The cycling started well, but then we rounded a bend and hit a headwind and a hill simultaneously. Progress slowed dramatically and the going got hard. I was lacking energy and when a small cafe came into view I was relieved to say the least. Being polite, I let Lars have the first omelette – but regretted it when the second took so long to arrive. Patience during pangs of hunger aren’t common with me! A 3-egg omelette, bread, biscuits and a large bottle of coke devoured, I was beginning to feel my normal self again. It was a short 7km to a gas station for coffee and a slightly further 40km to Echtoucan, a small ‘town’ that in reality was little more than another gas station, for lunch. By this stage, my stomach was aching and I was feeling very tired. The 40km would have seemed even tougher if it wasn’t that the road weaved between a series of escarpments – the view changing with every bend and rise and fall of the road.

We again decided to carry on, filling up with plenty of water and food, but progress was tough with the wind blasting head on. Our perseverance was rewarded with a change of fortune when we rounded a bend and finally got the tailwind we were quietly hoping for. It was flat. It was fast. It felt like flying. I was feeling good!

We camped in a gully, complete with animal skeletons, down the side of the canyon which was by now running parallel between the road and the coastline. But even here the wind managed to wildly blast the tents through the night. The combination of wind and damp air meant that the fine sand blew and became encrusted on absolutely everything. It was impossible to remove – all attempts were futile and succeeded in only moving the sand from one undesirable location to another.

The entire area is one giant fossil pit – as soon as you venture off the asphalted road, calcified shells are in abundance, which crunch and crumble underfoot and tyre. The rocks themselves are simply larger accumulations of these tiny shells. This entire area is a geologist’s dream!

Day 4 – Feeling better. Easy day. Really want a shower.

With a tailwind and flat road running alongside the canyon it was once again fast, easy cycling, urged on by the thought of coffee at 60km. Lars, not being a morning person was more than a little angry when we arrived to find the entire gas station closed. I was feeling good and happy enough that there was an open cafe in only another 24km. Lars wasn’t so convinced. With nothing better to do, we cycled on anyway.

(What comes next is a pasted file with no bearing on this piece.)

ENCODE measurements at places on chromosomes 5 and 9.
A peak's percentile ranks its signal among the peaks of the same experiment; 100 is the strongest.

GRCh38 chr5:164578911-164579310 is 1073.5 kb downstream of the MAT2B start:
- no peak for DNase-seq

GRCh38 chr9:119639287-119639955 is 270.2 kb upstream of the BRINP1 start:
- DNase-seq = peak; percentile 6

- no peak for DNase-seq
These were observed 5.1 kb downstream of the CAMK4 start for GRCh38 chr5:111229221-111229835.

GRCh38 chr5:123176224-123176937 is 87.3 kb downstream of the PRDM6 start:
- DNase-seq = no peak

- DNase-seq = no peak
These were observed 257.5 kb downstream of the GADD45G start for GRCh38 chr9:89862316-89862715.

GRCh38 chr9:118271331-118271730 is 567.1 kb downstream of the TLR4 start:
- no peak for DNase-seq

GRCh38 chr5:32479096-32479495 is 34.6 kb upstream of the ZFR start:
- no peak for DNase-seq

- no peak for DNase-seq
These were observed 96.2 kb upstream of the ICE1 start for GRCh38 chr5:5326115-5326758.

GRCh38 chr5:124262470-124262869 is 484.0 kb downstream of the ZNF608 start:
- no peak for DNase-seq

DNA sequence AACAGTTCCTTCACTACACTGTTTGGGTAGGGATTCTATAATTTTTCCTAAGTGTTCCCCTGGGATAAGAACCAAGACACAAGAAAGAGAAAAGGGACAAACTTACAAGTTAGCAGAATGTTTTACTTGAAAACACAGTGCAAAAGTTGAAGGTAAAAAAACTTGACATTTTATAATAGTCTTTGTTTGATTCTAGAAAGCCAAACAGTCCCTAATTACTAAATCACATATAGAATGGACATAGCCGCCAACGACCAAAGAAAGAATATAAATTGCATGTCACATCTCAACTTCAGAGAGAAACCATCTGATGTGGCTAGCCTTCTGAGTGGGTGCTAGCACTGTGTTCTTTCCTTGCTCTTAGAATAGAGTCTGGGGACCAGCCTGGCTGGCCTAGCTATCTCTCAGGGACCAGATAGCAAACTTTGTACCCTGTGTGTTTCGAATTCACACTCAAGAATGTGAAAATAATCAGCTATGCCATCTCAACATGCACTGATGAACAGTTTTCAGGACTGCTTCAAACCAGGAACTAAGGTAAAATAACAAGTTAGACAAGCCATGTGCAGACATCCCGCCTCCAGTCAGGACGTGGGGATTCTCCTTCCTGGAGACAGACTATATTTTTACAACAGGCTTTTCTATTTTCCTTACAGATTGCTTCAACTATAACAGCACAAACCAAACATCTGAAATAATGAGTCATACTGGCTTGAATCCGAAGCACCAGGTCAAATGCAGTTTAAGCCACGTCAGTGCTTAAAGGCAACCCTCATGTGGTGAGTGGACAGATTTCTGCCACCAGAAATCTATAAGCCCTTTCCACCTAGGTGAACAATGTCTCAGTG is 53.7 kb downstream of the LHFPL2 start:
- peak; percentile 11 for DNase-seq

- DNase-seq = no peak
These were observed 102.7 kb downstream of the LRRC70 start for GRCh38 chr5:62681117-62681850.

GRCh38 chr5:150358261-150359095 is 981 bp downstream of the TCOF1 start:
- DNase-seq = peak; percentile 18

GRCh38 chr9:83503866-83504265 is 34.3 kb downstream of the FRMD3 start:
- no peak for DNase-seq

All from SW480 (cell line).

The road in the morning ran close to the coast and on one occasion we got our hopes up that there was a town ahead, in the distance, which might even have a small cafe! As we neared however, it became clear the the ‘town’ was nothing more than a ramshackle agglomeration of fisherman’s huts. A kind of stand-alone shanty town.

The amount of traffic on the roads seriously diminished with every town we passed since Laayoune. This afternoon however, we were passed my a number of motorbikes and their 4×4 well-sponsored support vehicles, clearly taking part in an organised event. Apart from these teams, the traffic was mostly cars full of Moroccan’s or Mauritanians and their belongings squeezed into the remaining space, with anything not fitting inside the car precariously strapped to the roof. One friendly chap in a small car stopped to offer us water and see if we wanted anything. Actually, I think he wanted a photo of us as he seemed highly amused by the concept that the two of us might be voluntarily cycling through the Western Sahara. As he pulled away and we waved goodbye, he shouted back ‘I love my life!! You Crazy!!’.

As we have progressed south, it has become noticeably hotter in the midday and colder at night. The wind continued unabating.

Dinner was pasta cooked over an open fire and was devoured in minutes. It was tasty for sure but didn’t stop me day-dreaming of pizza and curry and chinese and a juicy steak washed down with a full-bodied bottle of merlot. I’m eating obscene quantities of unhealthy biscuits and chocolate on top of big meals whenever we stop at a cafe but once again I woke up famished in the middle of the night and had to fill up on bread and jam, yoghurt and yet more cakes.

Oh yes – we passed the Tropic of Cancer.

Day 5 – Deserted towns. Internet? Mines?